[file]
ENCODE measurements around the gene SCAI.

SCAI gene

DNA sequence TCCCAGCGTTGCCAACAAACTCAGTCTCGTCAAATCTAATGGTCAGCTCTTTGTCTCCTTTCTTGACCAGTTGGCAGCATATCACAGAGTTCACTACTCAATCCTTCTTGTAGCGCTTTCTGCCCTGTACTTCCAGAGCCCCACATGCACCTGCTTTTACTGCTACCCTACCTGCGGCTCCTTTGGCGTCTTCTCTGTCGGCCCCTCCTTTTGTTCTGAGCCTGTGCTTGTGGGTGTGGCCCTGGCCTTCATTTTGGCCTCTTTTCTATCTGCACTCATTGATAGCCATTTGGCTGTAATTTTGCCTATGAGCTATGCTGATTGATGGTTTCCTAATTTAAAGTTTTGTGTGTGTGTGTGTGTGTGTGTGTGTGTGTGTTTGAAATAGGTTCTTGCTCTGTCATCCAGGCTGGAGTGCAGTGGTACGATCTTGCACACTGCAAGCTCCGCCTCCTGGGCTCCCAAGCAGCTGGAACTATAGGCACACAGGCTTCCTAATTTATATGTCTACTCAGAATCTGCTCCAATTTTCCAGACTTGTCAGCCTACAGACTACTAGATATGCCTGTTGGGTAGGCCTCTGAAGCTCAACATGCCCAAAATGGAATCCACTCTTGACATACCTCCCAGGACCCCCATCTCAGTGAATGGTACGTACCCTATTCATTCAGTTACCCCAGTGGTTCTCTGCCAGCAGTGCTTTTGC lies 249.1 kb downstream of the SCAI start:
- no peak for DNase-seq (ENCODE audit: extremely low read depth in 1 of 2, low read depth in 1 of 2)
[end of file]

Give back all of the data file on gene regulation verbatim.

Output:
ENCODE measurements around the gene SCAI.

SCAI gene

DNA sequence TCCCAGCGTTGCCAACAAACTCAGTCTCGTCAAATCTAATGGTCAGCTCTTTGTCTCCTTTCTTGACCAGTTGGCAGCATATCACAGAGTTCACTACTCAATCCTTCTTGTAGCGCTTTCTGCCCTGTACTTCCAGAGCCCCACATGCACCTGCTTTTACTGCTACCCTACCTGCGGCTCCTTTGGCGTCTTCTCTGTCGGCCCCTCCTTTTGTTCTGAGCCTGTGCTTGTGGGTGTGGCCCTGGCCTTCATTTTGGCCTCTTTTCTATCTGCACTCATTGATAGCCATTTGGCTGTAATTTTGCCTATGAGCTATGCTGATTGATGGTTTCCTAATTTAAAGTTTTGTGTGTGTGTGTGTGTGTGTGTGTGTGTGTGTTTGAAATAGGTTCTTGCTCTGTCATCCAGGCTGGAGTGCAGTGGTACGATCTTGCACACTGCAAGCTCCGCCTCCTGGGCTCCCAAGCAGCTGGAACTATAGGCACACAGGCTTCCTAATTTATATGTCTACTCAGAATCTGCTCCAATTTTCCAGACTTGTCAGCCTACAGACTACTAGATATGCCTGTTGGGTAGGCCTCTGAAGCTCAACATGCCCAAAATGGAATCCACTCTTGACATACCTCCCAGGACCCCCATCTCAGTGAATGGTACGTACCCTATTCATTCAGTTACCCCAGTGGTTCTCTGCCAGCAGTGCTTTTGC lies 249.1 kb downstream of the SCAI start:
- no peak for DNase-seq (ENCODE audit: extremely low read depth in 1 of 2, low read depth in 1 of 2)